What is the new year without at least one resolution regarding finances? In a previous Noozhawk column (“From Anxious to Adept — Financial Planning Tips, Part One,” March 26, 2012), I listed 10 financial planning tips and detailed the first one: Live within your means. The second tip — pay down debt and maintain credit — is particularly appropriate now, since the release in December of the 2012 Bad Financial Habits Survey by the Allianz Life Insurance Company of North America.
The survey of 1,000 respondents found that 30 percent admitted to “not saving any money” and 18 percent indicated they are guilty of spending more than they make.
In many cases, a major culprit in “not saving” and “spending more than you make” is debt. Our commercial society being what it is, it’s easy to get overextended. Sooner or later, the piper must be paid. Our natural preference — and a good goal — is to arrive at our golden years debt free. But if you’re ridden with debt, it can be hard to know where to begin. Here are some ways:
» Start with the highest interest rate debt. This sounds obvious, but in the moment you might be swayed by the loudest creditor or the smallest (or largest) balance. Paying off the debt with the highest interest rate first will save you real dollars.
» Don’t consider a loan to buy something when there is a substitute that you can afford without getting a loan. Buy a “pre-owned” car from a reputable dealer rather than leasing one. Buy a Ford instead of a Lexus. Buy a smaller house with 20 percent down and a low fixed-rate mortgage. What is affordable for you is what you can buy without credit, or (for a mortgage) pay each month without anxiety.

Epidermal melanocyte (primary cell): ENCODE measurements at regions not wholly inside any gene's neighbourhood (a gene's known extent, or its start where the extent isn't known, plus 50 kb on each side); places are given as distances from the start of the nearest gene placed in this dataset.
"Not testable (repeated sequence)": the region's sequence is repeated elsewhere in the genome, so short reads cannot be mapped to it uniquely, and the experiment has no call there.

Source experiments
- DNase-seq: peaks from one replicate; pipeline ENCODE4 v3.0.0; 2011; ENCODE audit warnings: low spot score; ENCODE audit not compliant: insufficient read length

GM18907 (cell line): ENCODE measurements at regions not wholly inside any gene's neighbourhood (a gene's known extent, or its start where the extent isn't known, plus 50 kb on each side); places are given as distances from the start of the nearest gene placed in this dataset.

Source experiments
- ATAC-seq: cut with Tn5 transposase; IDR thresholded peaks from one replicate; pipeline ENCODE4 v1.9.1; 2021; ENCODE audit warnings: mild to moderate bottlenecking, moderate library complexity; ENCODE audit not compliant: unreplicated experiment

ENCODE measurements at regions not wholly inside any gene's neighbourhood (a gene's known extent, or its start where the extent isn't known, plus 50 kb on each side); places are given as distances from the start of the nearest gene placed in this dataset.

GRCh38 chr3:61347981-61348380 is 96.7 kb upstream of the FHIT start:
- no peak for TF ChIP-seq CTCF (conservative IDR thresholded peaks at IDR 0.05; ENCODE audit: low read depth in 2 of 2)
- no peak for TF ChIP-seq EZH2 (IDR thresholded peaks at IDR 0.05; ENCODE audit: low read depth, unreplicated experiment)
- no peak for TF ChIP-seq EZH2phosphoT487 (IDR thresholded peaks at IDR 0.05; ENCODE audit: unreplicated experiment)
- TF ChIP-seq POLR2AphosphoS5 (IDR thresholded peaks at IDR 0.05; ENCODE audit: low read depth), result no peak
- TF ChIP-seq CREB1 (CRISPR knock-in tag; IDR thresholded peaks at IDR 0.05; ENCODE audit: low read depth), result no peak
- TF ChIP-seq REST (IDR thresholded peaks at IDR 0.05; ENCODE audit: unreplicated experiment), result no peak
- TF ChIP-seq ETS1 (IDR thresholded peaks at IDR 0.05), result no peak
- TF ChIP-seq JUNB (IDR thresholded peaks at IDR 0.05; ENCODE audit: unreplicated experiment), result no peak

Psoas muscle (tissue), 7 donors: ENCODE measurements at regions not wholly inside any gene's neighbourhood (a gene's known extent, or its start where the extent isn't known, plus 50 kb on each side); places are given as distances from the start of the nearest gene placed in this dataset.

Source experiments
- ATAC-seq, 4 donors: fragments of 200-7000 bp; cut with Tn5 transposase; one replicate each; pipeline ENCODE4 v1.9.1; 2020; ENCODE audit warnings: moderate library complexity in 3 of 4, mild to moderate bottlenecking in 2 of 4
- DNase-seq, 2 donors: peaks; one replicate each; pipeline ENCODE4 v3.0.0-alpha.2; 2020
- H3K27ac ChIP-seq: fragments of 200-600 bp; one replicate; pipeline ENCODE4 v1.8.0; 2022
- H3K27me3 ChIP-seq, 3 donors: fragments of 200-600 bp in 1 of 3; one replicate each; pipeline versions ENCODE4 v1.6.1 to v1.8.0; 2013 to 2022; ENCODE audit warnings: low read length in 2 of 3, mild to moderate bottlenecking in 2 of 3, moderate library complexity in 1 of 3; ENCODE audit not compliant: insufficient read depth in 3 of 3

» Keep the length of any loan less than the life of the purchase. What I advise clients buying a car is to limit the loan length to no more than half the time they plan to own it. Then when the loan is paid off, set aside that same amount per month (or more) towards the purchase of the next car.
» Start establishing good credit in your 20s. Good credit means lower interest rates or may make the difference in being granted a loan when you need it. Good credit used to mean not having debt, but now it’s good to establish credit by keeping a small number of credit cards (one to three), using no more than one-third of the credit limit and paying each off in full every month.
» Pay off all debt by the time you retire. In retirement, your income is often fixed, so you want to reduce your fixed expenses below that level.
» Reduce the risk of bankruptcy and maintain good credit by 1) not spending money you don’t have, and 2) insuring appropriately for catastrophic risks. Start by saving an emergency fund of at least six months worth of expenses for the inevitable bumps in the road. Insure for catastrophe such as a disability or loss of life to the wage earner, and know you’re paying for peace of mind.
Easy credit smooths transactions and allows you to spend steadily even when your income is choppy. But it blinds us to understanding how much you can really afford. Ignore advertising and watch your wallet.
And that brings us back to doe: Live within your means — don’t spend all your dough.
— Karen Telleen-Lawton’s column is a mélange of observations spanning sustainability from the environment to finance, economics and justice issues. She is a fee-only financial advisor (www.DecisivePath.com) and a freelance writer (www.CanyonVoices.com). Click here to read previous columns. The opinions expressed are her own.